Keeping tabs on your reward cards
Reaping your Rewards: A system in place helps you keep up with payments, perks
More and more people are signing up for more and more reward cards. That’s usually a good thing.
But with more cards comes more complexity. You have to remember when payments are due. You have to use the right card at the right place. You have to be mindful of the perks. You have to be aware of spending requirements and timelines for sign-up bonuses. You have to pay attention to when annual fees are approaching and make decisions on whether to keep or to cancel a card.
All that work isn’t complicated. If you have just one or two cards, you can probably keep the information in your head. But if you have more than that – and many people do – you need to pay attention to details. Should you slip up – by missing a payment, neglecting to use a perk or hanging onto a card you meant to cancel – you won’t get as much value out of your cards as you could.
To manage your reward cards effectively, you have to develop a system that allows you to easily see all of your information and act on it. Everybody has different ways of organizing the information, but for most people I know with multiple cards, it involves a combination of a low-tech spreadsheet with high forms of technology, such as mobile-phone apps or features on card issuers’ websites.
Spreadsheet. It sounds pretty basic, but taking a few minutes to develop a spreadsheet allows you to customize the information you want and to add to it and change it. For instance, you might list your current cards in one section and include information such as what day of the month the payment is due, the date you were approved for the card, the minimum spending requirements and deadlines, and the amount you paid on the card each month and whether you paid it.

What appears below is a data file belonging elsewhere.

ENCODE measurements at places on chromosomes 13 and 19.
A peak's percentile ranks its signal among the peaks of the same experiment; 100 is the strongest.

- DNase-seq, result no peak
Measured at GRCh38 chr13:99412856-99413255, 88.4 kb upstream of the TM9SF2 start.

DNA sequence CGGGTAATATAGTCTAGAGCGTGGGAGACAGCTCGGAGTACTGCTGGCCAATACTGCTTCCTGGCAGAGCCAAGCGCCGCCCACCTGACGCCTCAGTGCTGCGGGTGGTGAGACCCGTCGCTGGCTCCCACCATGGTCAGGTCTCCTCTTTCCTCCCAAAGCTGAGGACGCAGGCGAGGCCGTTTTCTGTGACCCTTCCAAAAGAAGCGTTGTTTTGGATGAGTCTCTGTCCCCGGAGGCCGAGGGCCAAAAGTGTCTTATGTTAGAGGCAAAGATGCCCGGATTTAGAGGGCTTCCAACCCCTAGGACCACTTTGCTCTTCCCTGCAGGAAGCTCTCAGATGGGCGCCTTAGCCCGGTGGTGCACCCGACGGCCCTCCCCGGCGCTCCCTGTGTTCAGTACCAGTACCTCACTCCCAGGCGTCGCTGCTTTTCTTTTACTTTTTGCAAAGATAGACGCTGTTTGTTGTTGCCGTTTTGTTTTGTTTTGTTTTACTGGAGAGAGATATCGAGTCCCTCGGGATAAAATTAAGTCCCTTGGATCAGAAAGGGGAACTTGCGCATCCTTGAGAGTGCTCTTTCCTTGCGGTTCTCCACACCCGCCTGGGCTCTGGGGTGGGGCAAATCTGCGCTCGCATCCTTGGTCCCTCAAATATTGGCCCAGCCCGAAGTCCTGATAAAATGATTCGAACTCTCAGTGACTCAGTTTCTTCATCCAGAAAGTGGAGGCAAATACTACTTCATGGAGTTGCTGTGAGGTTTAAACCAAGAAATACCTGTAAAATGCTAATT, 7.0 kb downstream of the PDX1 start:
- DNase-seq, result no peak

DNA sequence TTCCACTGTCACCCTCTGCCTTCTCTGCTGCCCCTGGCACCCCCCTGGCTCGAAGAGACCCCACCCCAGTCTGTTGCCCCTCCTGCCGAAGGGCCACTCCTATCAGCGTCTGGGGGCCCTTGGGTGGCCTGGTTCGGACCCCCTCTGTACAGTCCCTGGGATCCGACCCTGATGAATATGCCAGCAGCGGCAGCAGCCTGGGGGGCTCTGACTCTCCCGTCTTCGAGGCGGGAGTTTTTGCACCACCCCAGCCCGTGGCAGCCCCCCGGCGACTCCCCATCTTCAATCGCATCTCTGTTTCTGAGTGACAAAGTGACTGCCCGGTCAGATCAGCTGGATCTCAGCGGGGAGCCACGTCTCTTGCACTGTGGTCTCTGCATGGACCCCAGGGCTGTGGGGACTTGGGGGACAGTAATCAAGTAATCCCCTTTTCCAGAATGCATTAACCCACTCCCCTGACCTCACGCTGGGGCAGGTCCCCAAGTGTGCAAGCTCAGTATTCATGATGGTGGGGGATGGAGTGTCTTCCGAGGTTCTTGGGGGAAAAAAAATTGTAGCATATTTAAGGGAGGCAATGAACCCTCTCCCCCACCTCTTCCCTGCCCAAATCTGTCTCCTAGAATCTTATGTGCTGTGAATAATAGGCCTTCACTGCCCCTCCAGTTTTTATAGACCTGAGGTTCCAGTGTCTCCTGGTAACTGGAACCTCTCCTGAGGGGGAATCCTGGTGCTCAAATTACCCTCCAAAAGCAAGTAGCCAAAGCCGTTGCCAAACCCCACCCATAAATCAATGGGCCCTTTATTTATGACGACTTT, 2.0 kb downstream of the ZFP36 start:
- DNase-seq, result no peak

Each of those pieces of information is important, for different reasons. Obviously, you need to know when your payments are due. Missing payments or failing to pay in full will cut into your rewards substantially. But you also want to remember when you applied for a card, because that will give you the information you need to figure out if an annual fee is coming due.
You’ll also want to know when you close an account. Maybe you create a column for the date you close a card, and when it’s closed, move it to a different page or section on the spreadsheet. That information can be valuable, too, because some card issuers will allow you to receive a sign-up bonus if you apply for the card again in the future – but only if you haven’t had the same card open in the past 24 months.
Technology. You’ll want to combine that spreadsheet with some form of technology that acts as a backstop. For instance, you might program an alert on your smartphone for each day of the month when a card payment is due. Or maybe you turn on an autopay feature on a card issuer’s website so that you don’t miss a payment. Or perhaps you receive credit card bills in the mail and have a system for paying them on time and in full.
You might also set up reminders somewhere about important deadlines related to your credit card rewards. For instance, if you have the American Express Platinum card, you have a $200-per-year credit on a single airline. You can change the airline eligible for the credit only in January. So you might set a reminder on a calendar or on your phone for January, in case you want to make a change.
There are also any number of websites and apps aimed at reward card users. Ours is CreditCards.com Wallet. It helps you organize your rewards and become more strategic about your spending.
Category bonuses. Stay on top of the category bonus months for each card by either using an old-fashioned sticky note on the cards, so you know which one to use for dinner and which one to use for groceries. Or, you can use a mobile app to alert you when a category bonus comes up. Bonuses are a great way to rack up rewards fast, so a little organization can go a long way when it comes to achieving your travel and rewards goals.
Everybody will have a different way of organizing. But the important point is to make sure you have all the information somewhere so you can draw on it when needed – and to make sure you’re prompted not to miss crucial deadlines.
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